Sue Bradford has criticised the political direction of the Green Party, commenting that it has become a party 'more concerned about portraying an image of safe hands in suits than one of energy, rebellion, fresh thinking and action.' She says that co-leader James Shaw has ruthlessy suppressed dissent within the Green Party to his corporate-friendly approach.

FORMER GREEN MP Sue Bradford has fired a well-aimed critical salvo at the party she once used to represent. Writing on Pundit she  says that ‘I’m finding it increasingly difficult to watch as my former party slowly slides into what now seems to be their natural place in the political spectrum: slap bang in the middle, slugging it out for the middle ground voter along with nearly every other party except ACT.'

Sue writes that the eight Green MP's seem out of touch with the concerns of young people, behaving as if climate change can be tackled slowly and incrementally, while young people are acutely aware that the 'climate change clock' is ticking and time is running out.

Sue praises Jack McDonald for his decision to resign from active participation in the Green Party:

"Fine young people like Jack join the Greens because they see it as the only party offering hope of a shift away from the neoliberal paradigm and a willingness to proactively take on the twin climate and economic crises of capitalism.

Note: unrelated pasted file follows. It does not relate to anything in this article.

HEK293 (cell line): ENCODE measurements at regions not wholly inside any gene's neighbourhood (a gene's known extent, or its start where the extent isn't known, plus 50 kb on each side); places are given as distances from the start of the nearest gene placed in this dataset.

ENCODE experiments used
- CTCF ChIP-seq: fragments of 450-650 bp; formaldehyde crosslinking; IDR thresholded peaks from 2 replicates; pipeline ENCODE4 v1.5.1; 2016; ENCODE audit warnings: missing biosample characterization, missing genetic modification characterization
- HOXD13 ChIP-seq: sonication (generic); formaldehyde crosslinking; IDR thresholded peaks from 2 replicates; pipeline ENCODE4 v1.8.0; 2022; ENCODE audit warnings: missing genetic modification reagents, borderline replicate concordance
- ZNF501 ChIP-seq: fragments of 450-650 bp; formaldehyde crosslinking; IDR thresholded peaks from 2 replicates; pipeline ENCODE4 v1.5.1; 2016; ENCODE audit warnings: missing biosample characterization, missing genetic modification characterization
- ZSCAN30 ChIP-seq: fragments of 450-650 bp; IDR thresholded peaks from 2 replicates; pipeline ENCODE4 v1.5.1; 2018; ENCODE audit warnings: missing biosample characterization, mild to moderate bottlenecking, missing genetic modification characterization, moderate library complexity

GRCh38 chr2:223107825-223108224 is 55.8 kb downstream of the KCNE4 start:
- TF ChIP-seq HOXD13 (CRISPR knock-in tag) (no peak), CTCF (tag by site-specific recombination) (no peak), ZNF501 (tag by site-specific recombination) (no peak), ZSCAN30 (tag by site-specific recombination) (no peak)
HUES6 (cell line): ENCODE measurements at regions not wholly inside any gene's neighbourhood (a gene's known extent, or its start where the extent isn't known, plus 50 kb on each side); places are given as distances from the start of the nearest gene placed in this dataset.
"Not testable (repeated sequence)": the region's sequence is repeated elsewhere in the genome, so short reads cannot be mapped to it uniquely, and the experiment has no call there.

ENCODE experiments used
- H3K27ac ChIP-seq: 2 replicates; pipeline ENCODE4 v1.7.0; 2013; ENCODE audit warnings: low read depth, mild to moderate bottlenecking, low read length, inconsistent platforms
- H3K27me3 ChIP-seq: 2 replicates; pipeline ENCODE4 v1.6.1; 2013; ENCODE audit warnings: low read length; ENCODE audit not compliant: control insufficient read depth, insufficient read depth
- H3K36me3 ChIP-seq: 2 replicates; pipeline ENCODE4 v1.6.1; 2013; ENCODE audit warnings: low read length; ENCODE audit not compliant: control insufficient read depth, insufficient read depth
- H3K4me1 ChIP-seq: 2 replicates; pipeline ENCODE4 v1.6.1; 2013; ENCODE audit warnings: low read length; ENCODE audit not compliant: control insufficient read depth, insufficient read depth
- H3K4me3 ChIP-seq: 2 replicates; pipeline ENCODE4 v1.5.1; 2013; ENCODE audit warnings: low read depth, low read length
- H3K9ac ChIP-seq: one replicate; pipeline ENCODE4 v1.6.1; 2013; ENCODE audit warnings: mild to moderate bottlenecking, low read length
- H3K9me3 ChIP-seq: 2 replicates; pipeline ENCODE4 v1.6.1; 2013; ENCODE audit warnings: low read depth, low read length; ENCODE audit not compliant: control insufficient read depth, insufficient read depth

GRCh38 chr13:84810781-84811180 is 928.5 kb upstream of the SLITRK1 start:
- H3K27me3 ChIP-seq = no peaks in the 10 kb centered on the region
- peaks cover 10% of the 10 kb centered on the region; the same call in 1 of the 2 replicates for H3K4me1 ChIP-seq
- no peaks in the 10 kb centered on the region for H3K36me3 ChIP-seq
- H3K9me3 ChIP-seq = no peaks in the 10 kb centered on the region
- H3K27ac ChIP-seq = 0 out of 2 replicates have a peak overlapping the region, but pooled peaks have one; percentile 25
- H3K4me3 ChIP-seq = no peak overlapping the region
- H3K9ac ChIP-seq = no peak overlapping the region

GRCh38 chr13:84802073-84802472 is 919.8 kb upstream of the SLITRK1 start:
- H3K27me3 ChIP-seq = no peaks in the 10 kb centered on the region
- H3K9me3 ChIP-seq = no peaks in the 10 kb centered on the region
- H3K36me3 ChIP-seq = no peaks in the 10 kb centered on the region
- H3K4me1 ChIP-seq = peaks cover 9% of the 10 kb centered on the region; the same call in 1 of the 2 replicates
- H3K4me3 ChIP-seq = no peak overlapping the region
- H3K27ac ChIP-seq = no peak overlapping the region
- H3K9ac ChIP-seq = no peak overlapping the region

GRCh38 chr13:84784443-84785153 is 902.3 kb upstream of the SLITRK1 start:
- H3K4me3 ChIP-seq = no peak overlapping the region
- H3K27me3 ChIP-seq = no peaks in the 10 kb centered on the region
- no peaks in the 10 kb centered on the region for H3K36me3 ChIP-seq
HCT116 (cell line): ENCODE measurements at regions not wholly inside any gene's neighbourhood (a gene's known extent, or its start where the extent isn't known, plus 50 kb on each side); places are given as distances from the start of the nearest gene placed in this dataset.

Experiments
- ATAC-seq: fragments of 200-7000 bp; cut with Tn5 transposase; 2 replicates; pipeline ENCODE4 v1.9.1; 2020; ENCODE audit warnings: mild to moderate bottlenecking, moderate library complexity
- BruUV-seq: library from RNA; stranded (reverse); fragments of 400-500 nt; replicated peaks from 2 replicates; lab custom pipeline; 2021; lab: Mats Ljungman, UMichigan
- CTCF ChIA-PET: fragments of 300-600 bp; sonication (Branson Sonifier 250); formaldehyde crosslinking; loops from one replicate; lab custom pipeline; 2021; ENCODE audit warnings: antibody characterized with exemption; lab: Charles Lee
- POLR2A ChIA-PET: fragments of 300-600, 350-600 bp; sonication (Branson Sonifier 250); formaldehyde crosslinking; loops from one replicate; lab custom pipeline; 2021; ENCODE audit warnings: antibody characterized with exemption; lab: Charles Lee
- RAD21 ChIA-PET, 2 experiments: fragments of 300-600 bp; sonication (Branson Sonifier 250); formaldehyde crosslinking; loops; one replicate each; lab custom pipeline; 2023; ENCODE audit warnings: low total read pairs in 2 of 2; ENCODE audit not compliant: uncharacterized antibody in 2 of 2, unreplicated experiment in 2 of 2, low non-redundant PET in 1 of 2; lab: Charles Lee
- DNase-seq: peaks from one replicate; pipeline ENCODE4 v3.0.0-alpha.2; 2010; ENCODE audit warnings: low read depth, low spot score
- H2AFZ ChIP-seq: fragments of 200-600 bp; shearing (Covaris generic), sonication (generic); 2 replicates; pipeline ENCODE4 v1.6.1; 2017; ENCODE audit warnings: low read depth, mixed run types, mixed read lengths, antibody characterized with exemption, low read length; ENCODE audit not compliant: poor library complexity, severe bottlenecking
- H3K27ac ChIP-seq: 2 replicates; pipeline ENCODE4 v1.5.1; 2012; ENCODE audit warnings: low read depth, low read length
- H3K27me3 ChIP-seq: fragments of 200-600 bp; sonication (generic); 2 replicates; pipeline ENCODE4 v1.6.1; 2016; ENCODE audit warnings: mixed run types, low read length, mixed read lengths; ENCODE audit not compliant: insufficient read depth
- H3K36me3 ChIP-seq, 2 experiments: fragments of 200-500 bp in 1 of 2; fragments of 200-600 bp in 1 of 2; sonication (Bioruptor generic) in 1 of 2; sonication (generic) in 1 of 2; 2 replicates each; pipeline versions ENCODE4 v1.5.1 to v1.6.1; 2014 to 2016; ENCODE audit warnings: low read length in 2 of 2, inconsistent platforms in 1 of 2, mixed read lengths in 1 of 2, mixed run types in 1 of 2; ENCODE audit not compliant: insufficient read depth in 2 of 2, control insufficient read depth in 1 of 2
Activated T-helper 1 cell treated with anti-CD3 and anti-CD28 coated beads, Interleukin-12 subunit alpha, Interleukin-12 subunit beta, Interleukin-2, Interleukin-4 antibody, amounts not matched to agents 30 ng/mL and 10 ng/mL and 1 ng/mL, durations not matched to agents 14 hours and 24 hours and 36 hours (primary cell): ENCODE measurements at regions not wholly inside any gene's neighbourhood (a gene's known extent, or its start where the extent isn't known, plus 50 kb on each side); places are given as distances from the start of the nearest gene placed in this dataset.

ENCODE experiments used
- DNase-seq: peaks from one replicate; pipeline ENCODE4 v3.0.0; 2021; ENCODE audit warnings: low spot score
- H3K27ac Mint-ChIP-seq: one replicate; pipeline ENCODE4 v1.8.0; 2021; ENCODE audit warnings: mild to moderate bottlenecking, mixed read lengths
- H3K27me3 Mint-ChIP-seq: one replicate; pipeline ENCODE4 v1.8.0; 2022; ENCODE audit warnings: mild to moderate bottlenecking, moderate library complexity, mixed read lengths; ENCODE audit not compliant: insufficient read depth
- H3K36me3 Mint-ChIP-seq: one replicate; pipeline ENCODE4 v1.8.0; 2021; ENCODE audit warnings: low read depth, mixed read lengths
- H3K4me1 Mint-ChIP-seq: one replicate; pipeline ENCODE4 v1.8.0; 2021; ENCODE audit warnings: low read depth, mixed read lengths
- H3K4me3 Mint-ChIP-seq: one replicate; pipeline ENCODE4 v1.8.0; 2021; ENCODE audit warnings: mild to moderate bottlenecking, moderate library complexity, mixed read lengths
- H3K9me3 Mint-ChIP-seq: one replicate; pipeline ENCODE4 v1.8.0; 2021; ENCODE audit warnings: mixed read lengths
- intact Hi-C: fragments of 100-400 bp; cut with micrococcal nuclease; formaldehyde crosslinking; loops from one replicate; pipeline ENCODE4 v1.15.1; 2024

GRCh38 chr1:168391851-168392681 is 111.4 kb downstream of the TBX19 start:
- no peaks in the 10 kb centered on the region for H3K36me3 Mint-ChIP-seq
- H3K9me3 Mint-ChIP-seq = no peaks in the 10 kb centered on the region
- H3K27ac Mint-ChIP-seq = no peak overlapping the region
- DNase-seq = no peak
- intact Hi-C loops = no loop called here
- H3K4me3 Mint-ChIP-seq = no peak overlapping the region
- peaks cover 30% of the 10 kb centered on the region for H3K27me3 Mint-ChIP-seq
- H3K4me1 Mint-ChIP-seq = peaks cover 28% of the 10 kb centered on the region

Instead, they find themselves within an organisation whose voting majority seems in thrall to James Shaw’s corporate approach and quietly tolerant of his ruthlessness in dealing with internal opposition. A Green left fraction within the party is tolerated but has little or no traction in the place where power is held, the parliamentary wing."

She also says that the Green's so-called policy wins often benefit those that are already doing well. She points to the $100 million green emissions fund which provides handouts to corporate polluters but, at the same time, there's nothing in the economic piggy bank for struggling beneficiaries.

Sue concludes:

"I have been vilified by some for saying I cannot vote for the Greens until or unless there is a serious change in approach. But I think I’m not the only one out here who questions the old mantra that we must vote for them simply because they are not as bad as the others.

The time will come when either there really will be a profound shift within the party, something that seems less likely by the day – or other parties will arise who truly do have the capacity and vision to move beyond the greying of the Greens.'


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